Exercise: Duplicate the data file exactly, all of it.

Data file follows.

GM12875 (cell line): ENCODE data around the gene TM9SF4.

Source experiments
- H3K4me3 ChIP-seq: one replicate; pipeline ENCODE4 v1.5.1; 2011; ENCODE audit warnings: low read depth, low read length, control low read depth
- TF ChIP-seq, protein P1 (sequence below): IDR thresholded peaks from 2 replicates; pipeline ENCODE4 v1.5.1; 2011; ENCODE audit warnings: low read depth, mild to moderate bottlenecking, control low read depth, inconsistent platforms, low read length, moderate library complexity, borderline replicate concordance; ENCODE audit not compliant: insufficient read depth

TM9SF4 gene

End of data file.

GM12875 (cell line): ENCODE data around the gene TM9SF4.

Source experiments
- H3K4me3 ChIP-seq: one replicate; pipeline ENCODE4 v1.5.1; 2011; ENCODE audit warnings: low read depth, low read length, control low read depth
- TF ChIP-seq, protein P1 (sequence below): IDR thresholded peaks from 2 replicates; pipeline ENCODE4 v1.5.1; 2011; ENCODE audit warnings: low read depth, mild to moderate bottlenecking, control low read depth, inconsistent platforms, low read length, moderate library complexity, borderline replicate concordance; ENCODE audit not compliant: insufficient read depth

TM9SF4 gene